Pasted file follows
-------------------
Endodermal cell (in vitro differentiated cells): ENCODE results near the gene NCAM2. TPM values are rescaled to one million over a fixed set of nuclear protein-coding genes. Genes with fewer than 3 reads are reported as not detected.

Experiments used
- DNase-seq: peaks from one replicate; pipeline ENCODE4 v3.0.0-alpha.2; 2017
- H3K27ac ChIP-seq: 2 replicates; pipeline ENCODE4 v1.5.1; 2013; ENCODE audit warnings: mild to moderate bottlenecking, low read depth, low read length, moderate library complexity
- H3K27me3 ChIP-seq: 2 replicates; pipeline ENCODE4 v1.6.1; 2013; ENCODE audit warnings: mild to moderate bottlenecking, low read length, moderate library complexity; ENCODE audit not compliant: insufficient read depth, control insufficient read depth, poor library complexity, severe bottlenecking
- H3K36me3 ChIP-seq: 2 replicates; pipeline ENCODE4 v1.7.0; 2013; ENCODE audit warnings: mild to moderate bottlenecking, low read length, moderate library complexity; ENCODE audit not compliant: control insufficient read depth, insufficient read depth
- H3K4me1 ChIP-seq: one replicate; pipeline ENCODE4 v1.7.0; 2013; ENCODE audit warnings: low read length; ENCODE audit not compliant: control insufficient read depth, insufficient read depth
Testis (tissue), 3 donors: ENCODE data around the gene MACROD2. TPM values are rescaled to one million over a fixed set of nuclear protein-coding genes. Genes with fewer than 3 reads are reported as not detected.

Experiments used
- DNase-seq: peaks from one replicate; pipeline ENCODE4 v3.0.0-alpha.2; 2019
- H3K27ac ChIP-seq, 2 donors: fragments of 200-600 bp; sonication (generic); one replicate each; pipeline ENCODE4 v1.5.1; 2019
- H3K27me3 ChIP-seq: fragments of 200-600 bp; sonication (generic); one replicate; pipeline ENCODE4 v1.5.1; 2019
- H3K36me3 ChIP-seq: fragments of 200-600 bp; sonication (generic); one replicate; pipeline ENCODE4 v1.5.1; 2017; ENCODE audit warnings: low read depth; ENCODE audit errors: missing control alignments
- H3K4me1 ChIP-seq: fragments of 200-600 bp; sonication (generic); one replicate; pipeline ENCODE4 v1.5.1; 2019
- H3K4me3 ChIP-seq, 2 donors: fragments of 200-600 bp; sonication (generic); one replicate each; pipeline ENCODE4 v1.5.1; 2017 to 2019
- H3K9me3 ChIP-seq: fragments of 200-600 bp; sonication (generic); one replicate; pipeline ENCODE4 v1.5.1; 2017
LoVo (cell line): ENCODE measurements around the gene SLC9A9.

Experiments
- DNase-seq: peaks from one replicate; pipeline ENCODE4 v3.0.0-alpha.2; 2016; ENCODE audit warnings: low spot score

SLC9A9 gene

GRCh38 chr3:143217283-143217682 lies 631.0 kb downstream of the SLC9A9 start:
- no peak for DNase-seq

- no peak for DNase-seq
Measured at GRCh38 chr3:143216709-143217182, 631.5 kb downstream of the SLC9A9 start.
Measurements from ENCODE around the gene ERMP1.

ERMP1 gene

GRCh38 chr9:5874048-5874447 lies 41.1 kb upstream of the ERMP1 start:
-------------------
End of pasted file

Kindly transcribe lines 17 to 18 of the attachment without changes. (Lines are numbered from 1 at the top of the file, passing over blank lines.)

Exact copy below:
LoVo (cell line): ENCODE measurements around the gene SLC9A9.

Experiments